Incendiary start: I’m glad I’m not a Lakers fan.
Their roster screams of someone who has left the ‘Force Trade’ setting on in NBA 2K13 and isn’t afraid to use it. The motor behind the seven-seconds-or-less offense, one of the best international players ever, two former defensive players of the year (one of whom is arguably the best center in the league), and one of the best shooting guards of all time are all now part of one body. A starting five for all to covet. They’ve stashed away a former Sixth Man of the Year winner and one of Philly’s most cost-effective pieces from their playoff run last year, who together will attempt to tread water while the starters take a rest.
It isn’t the roster that makes me glad not to be a Lakers fan; there is nothing in the assembly of this team of which to be ashamed. It’s a matter of sheer wizardry on the part of Mitch Kupchak — and whatever members of the family Buss are still involved in the organization — to not only have acquired this much talent, but also to align their finances perfectly with Kobe Bryant’s potential retirement.
But here the edge of expectation is sharp, the cliff face steep, and the gravel loose at best. For the organization and, more importantly, for the fans, only a championship season will satisfy. How can Kobe say, even in a whisper to his mirror before anyone else is awake, that he is the best off all time if he cannot lead this squad to glory? In the minds of some, falling at all short will counter carrying that 2006 team by himself.
Barring a miracle of science or an unforeseeable opportunity, I will never be an NBA basketball player, nor an NBA GM. But as an NBA fan, I can acknowledge the predicament of the Lakers faithful on the eve of this regular season. The Lakers have won nearly one third of the championships awarded in my lifetime. The expectations have always been high. But perhaps more dangerous to that fandom is their history of success; for the Lakers, there is nothing left to surpass. What must happen for the Lakers fans’ elation to exceed that of the past? What would be the value of this championship win, should it come to pass?
I was one of those that survived the 90’s as a Mavericks fan. We were frail, huddled in bunkers, our pale skin would have burnt had we been so bold as to show our faces in the sunlight. I remember the scant few highlights: Jamal and Jimmy each scoring 50 points in a game in a single month, Jason Kidd winning co-rookie of the year. Pretty sure that’s about it. It was a rough decade.
Whether I was bereft of hope due to the recent drafting of Cherokee Parks, the Rockets’ recent title, or something else of that nature, my fandom was forged in the fires of a questionably run organization. I learned to draw joy not from championship trophies, but from George McCloud tying the record for most three-pointers made in a half. The playoffs had never been close enough for me to touch them.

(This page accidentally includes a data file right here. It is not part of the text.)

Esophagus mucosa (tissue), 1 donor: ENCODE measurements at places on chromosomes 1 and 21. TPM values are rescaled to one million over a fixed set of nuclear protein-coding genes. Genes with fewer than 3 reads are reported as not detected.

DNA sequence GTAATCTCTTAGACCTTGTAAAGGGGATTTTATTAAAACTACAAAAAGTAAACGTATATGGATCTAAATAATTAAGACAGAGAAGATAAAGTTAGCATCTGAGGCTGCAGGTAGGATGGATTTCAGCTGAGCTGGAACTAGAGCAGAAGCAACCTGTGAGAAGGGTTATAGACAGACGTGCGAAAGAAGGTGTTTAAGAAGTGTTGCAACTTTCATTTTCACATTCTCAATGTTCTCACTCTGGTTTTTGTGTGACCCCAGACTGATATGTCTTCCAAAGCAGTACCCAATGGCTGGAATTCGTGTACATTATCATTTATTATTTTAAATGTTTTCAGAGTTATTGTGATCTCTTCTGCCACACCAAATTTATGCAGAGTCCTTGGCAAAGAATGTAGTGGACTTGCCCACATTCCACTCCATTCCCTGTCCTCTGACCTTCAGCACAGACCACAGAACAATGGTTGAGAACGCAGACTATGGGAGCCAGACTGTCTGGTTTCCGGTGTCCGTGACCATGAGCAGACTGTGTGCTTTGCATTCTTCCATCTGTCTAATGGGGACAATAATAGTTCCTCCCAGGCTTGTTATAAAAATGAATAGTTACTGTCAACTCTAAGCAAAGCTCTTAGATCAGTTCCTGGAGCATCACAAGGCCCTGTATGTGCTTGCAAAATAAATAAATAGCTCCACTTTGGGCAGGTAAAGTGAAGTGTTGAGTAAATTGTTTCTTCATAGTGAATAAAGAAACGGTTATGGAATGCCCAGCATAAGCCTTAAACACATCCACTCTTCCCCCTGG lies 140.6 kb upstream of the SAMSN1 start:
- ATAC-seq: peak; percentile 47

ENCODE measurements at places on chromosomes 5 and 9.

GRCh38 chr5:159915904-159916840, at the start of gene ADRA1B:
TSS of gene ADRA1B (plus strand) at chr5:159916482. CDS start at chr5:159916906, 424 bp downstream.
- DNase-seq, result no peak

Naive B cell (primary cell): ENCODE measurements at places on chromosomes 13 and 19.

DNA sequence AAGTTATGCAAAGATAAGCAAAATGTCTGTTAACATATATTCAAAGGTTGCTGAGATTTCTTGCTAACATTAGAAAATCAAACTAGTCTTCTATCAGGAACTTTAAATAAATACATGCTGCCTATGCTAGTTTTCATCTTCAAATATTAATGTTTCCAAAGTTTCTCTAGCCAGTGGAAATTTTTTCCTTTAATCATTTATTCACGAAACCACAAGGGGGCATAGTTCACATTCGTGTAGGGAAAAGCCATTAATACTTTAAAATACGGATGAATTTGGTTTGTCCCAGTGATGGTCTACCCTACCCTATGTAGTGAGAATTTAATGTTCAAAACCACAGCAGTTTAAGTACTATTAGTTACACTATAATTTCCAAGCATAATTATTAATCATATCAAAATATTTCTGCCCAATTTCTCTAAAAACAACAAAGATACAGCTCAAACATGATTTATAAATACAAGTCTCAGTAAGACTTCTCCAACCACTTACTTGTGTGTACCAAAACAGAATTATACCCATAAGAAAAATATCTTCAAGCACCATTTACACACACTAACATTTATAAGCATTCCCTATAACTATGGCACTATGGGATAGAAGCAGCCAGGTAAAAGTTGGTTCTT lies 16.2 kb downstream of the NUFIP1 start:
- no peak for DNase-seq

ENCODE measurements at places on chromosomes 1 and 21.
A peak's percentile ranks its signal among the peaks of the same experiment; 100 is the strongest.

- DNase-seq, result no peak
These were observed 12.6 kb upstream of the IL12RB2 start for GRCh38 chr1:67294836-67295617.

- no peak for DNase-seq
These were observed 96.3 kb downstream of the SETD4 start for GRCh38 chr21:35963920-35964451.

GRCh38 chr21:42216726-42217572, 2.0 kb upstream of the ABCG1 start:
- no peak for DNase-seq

But seeing the bottom made the slow ascent to the top all the better. I still remembered how to find the joy in a loss, but in 2011 that final loss never came. Did my years of losing, only to find glory against the team that had toppled us before — the team that was supposed to win more than 72 games — make that victory sweeter for me than the 10th championship in a Lakers fan’s lifetime?
Before Austin Rivers went down in the preseason game between Dallas and New Orleans last week, the hopes of the Hornets fan base was already a far cry from those of the fans that wear the Forum Blue and gold. Those that root for the Hornets will find their solace in Eric Gordon’s return to form. They’ll find their joy in a 20-rebound game for Anthony Davis. Watching new players mesh together as a unit, finding their place in the NBA spectrum: this will be their season. There is a beauty to the malleability of fandom.
These Mavericks lie somewhere in the space between these other two teams. A roster with players who may not have reached their full potential, combined with veterans who have dominated in the past. A combination fresh enough to be entertaining, but still good enough to have a puncher’s chance. The Mavericks fans imagination can simmer upon the revelation that Collison to Wright alley-oops will be unstoppable, while the team still can transcend the prospect of the season and not be defined by the statistics in the game day program.
The value of a 50-win season may be diminished to a Mavs fan who doesn’t remember an owner before Mark Cuban, but I recall a time when the 50-win mark took three seasons to catch. With experience and expectation, each game will resonate differently; amidst streaks of double-digit losses, a single win is as glorious as a making it out of the first round.
There will be ups and downs for those Hornets fans, as there will be for fans of all rebuilding teams. Some will fall away when a future first-round draft pick fails to live up to potential, and others may simply tire that the rise doesn’t happen fast enough. But those who stay the course will someday get their turn of the tide — their very own Calvin Booth layup. I’m glad I’m not a Lakers fan because of what that might mean for those singular moments that would otherwise be eclipsed by the glimmer of another title. What would it take to satisfy me and my allegiance after all this time?
With experience and expectation considered, I see more upside in following a team like the Hornets — with the entire journey ahead of them — than one like the Lakers. But really: I’m just lucky to be a Mavericks fan, positioned directly in the middle, and without the burdens of either extreme.
Shay Christian Vance is getting his feet wet in writing, here at The Two Man Game. Follow Shay on Twitter at @shayseph.